As we have gone down the track there has been a tendency on the part of the capital market to look at the proposed tenders and say: 'How much will it be this time? Look at the size of the deficit; how much are we going to dig up? What are the likely competitive positions in relation to it?' In other words, the market asks what commercial demand there will be for money. As the corporate sector at the moment is substantially depleted in its requirements it has been largely out of it but, at the same time, domestic savings have been substantially increased. Savings accounts are up and building society accounts are up. Therefore, it has been necessary and it will be necessary to try to harvest that money. How can this best be done? I suggest to the House that it ought to look at accepting the principle of underwriting. By doing this it would offer the issue to an underwriter who would take it at a fixed amount and would then go to the market and sell it. Honourable members might ask: What is the advantage of that course over going to tender? The advantage lies in the way in which the Telecom bonds or semi-government issues have been handled. They have been taken in an underwritten form and then marketed not just to institutions but right throughout the community. Advertisements have even been placed in the Australian Women's Weekly.

There has been great success in getting the small investor to buy the stock. If the Government is to continue not only this year but also next year, as is quite evident from the Budget Papers, to sell substantial amounts of deficit bonds within the private sector to mop up the savings which will not be used because of the slackness within the corporate sector, I suggest that a very sharp eye be kept on this particular approach. It will be surer, cheaper and far more effective in getting the Australian Government paper around the community, not just to the institutions. It is the community which holds the money because it is the consumer who is not spending money and who is saving money these days. Therefore, I urge the Government to approach this matter with some particular care. It is a matter that needs judgment. It is not possible to handle the Australian capital markets without judgment. It is no good saying that because $ 1,000m went off it is all easy going. It is not; it will require handling.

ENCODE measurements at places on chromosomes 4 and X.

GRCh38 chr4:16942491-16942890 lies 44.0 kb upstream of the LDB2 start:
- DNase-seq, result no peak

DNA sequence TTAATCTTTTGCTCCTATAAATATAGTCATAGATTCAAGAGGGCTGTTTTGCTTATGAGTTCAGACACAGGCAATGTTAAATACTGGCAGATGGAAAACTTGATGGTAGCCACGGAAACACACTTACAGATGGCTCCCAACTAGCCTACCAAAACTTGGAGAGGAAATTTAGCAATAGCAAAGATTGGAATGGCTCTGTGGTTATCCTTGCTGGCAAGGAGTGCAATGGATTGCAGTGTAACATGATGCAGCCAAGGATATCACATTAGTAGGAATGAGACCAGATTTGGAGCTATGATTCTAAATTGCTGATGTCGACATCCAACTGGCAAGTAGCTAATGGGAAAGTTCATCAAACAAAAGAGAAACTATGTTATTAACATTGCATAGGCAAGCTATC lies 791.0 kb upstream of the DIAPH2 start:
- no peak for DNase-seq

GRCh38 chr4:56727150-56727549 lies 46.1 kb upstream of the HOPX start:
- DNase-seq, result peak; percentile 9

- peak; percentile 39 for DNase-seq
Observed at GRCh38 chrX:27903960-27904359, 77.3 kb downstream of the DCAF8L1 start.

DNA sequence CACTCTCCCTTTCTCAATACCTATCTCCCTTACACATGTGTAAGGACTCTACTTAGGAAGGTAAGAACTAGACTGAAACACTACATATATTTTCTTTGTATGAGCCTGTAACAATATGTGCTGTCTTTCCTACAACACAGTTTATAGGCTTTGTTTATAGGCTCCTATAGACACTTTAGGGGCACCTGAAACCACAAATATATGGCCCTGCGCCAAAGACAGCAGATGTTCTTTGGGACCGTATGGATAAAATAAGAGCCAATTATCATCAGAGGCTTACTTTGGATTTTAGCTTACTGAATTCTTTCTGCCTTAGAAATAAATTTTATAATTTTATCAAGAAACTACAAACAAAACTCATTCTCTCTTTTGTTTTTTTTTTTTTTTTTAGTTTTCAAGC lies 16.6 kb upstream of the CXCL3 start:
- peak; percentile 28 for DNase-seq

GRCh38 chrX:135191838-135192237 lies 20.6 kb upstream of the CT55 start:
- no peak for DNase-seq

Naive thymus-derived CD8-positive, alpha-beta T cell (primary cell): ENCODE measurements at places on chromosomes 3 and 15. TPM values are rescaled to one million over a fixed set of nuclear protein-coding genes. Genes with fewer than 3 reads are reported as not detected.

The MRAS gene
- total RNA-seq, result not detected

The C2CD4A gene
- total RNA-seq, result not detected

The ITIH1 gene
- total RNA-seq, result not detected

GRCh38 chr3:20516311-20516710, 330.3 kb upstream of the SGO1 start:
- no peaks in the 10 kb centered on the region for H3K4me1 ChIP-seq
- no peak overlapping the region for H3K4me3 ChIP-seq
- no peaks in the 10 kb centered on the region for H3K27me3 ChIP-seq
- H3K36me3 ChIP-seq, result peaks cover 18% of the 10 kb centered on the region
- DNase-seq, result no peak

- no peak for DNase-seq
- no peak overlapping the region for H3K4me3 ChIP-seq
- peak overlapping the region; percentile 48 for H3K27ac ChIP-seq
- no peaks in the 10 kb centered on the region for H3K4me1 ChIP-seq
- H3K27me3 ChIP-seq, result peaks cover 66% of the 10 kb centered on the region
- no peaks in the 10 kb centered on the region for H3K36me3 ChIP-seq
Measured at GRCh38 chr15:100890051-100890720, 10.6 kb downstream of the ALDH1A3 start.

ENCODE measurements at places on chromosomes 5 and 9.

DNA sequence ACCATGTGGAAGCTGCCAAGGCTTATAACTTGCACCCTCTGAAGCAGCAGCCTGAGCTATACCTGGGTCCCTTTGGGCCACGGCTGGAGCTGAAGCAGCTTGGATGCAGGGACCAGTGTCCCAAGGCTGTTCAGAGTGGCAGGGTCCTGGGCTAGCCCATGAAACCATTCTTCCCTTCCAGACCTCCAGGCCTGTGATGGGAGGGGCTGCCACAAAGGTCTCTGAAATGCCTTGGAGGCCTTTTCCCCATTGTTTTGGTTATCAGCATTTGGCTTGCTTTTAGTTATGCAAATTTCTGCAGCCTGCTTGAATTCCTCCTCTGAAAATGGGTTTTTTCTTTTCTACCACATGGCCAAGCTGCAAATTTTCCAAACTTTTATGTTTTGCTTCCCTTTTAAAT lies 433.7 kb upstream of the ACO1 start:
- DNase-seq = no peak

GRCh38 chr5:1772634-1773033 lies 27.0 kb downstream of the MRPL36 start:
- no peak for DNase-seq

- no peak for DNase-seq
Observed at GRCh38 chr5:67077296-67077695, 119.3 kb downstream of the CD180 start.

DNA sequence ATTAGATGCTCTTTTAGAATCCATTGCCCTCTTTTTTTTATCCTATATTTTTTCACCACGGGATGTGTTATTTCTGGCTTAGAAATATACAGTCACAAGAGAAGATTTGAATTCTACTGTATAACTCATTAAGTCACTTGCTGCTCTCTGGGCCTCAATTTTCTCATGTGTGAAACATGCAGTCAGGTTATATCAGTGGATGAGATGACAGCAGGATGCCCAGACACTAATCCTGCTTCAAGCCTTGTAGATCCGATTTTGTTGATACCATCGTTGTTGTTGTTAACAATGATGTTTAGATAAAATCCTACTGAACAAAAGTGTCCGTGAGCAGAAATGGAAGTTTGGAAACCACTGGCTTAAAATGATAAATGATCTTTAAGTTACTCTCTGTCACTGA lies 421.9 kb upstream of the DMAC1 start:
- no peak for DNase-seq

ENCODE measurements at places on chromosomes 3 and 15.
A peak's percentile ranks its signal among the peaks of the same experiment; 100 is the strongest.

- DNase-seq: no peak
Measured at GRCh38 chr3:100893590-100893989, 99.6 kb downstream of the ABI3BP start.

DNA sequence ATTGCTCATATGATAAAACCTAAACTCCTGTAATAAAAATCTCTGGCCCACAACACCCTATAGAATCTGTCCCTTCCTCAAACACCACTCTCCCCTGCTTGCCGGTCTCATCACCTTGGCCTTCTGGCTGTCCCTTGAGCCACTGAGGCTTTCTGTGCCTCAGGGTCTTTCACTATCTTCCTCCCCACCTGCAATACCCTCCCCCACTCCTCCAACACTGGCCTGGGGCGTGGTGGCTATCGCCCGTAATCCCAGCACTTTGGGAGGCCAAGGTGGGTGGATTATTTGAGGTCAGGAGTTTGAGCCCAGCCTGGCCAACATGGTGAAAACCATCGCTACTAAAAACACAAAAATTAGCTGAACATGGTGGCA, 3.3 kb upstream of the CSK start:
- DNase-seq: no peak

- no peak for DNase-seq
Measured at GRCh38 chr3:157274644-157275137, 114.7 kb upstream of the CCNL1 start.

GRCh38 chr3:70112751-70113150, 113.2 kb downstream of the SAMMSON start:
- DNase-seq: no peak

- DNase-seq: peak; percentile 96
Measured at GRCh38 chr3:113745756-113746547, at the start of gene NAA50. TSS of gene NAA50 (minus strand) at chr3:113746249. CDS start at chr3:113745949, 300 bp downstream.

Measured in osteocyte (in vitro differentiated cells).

Finally, I wish to extend my argument. For a long time we have underwritten our overseas loans through a syndicate generally headed by Morgan Stanley or, in recent times, one of the Japanese banks. I urge the Treasury to look more carefully at this procedure and to look at the history of the development the banking systems of some of the smaller countries, financially, over the years. I refer to the Canadians. Canada was in no better position than Australia in the 1950s and 1960s. However, the Canadian Treasury insisted that the domestic underwriters be included in the underwriting syndicates that are taken on to raise Government securities outside the Dominion. As a consequence, there are some very substantial underwriting firms in that country. The firm of Wood Grundy is the one I had in mind. In the 1950s it was no bigger than the average Australian share broker but today it is a significant force in world underwriting. The Australian underwriters ought to be guaranteed a position within the international underwriting syndicates. They should not be sold the line which has so frequently been sold by the major underwriters around the world. They have said to me personally and I have no doubt they have said to many others: 'Of course, if we put in an Australian, who are they going to sell it to?' That is a plausible argument if one happens to be the leader of the syndicate. It is not a plausible argument if the weights are put on the Australian to perform. These days, given the widespread operations of the Australian merchant banks and brokers in London, New York and other places, they are nearly as well positioned-not as well but nearly as well-as some of the established people. Unless Australians are given a go in this context they certainly will never be able to match them in view of the enormous competition that is coming into this country with the foreign banks. I am sure that we all hope to see this achieved. With those few comments, I conclude.